The New Face of Flash | September 26, 2005
Some of you may be surprised that prior to developing an interest in web standards, I was actually an ActionScript programmer. I used to really enjoy building flash based games and application, although I tried to steer clear of the ubiquitous “skip intro”. However I became increasing frustrated with the Flash development environment. By the time Flash MX came out, ActionScript was a fairly reasonably formed object oriented programming language. However all of your development happened in an environment designed for visual animation. Frustrating to say the least.
By the time Flash MX 2004 came out I was so fed up with Flash, I threw in the towel and never looked back. Since then my view of Flash has been locked in 2003. Flash to me meant sites opening up in full sized windows, user interfaces taking 10 seconds to build as elements would fly in from one side, fade in and assemble themselves, only to fly apart when you clicked on a navigation element and rebuild again on the next screen. Flash 99% bad indeed.
The other day I popped into Borders coffee shop for a much needed break from writing and bumped into friend and Flash supremo, Aral Flash Ant Balkan. We got chatting and in the space of half an hour Aral changed my view of Flash for ever.
Aral was working on a Flash application and we got talking about developing applications in flash. The first thing that really shocked was when Aral started talking about running user tests for his applications. A Flash developer knowing what user testing was, let along running one? Never heard anything like that before!
We started taking about why you would choose Flash over a more tradition approach and one of the main things was obviously the ability to maintain state. We briefly talked about the ability to do this in regular HTML pages now, using AJAX. However Aral quite rightly mentioned that what people are starting to do now using AJAX, Flash developers were doing 3-4 years ago. As such, the Flash developer community had learnt a lot from their early mistakes, the same mistakes AJAX developers are making now. Also the Flash client and server technology is a good few years ahead of the AJAX community.
Hmm, interesting, but I needed more convincing. Flash still seemed like a very clunky way to build applications. This is when Aral introduced me to MXML, an XML user interface language much like XUL. Rather than building his interface in Flash, Aral was editing XML files. Adding a <mx:TextInput /> tag would create an input box, adding a <mx:Button /> would create a button element. Aral explained that the MXML file was really intended for presentation only, and all the data and logic were dealt with elsewhere. Hmm I thought, separating presentation from data sounds familiar, I wonder where I’ve heard that before?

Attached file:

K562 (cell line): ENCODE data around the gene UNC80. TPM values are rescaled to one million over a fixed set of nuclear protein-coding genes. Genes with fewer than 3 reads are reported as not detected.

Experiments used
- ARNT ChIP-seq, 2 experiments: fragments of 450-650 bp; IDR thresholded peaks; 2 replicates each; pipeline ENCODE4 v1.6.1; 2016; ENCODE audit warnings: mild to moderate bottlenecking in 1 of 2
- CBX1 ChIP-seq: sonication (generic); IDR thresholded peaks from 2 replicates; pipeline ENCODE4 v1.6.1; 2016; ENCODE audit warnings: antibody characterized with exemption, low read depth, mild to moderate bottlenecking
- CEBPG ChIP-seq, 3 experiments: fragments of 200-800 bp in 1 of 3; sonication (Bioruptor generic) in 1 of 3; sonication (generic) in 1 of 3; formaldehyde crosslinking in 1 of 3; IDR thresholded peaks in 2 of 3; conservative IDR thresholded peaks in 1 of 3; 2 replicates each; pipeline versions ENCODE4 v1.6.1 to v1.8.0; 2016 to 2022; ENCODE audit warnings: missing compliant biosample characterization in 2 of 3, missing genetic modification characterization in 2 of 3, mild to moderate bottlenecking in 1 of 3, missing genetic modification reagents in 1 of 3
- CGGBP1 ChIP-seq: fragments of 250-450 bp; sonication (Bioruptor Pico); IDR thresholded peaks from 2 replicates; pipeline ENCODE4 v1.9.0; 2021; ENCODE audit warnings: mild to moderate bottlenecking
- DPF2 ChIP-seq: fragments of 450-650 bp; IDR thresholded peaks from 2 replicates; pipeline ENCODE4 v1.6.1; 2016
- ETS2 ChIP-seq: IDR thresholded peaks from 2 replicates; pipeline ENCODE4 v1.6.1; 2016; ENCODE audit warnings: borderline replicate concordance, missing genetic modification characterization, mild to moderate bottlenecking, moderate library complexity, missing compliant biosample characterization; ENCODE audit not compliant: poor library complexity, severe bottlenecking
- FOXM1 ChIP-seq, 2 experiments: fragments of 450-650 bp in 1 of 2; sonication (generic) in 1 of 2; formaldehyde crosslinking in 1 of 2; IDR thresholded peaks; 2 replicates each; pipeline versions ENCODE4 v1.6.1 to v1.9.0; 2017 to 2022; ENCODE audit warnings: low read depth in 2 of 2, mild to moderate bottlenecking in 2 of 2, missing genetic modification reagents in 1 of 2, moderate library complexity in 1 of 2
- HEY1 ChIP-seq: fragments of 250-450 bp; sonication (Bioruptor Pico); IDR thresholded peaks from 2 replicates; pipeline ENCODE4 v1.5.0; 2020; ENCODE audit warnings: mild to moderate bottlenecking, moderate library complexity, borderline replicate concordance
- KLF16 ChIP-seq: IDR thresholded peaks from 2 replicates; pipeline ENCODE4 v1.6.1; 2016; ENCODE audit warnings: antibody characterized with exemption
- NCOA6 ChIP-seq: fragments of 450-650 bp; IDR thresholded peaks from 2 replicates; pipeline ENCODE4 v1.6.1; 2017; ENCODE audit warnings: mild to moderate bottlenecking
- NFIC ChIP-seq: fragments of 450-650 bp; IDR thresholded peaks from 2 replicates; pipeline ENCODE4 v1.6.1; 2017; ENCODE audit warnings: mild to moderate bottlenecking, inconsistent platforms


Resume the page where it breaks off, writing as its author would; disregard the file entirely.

Aral then started walking me though his ActionScript framework. No longer did you need to embed ActionScript in your Flash files. It could all be held externally as .as files, the logic and behaviour being separated from the display. The framework really did look like any other object oriented framework except this was written in ActionScript and not PHP or Java.
It struck me that Aral was coming at things from exactly the same angle as me, wanting to build more usable applications, separating data from presentation and behaviour etc. He was just using a different tool to achieve the same goals.
It really made me think about how much Flash has developed in the last few years. What the standards and open source community have been talking about for years –turning the web into an application platform using technologies such as XUL and AJAX- flash developers have been doing for a while now. Obviously I’d prefer to be using open technologies rather than expensive and proprietary ones. However it does make you think and give you a possible glimpse of what Web 2.0 really could be like.
Posted at September 26, 2005 11:02 AM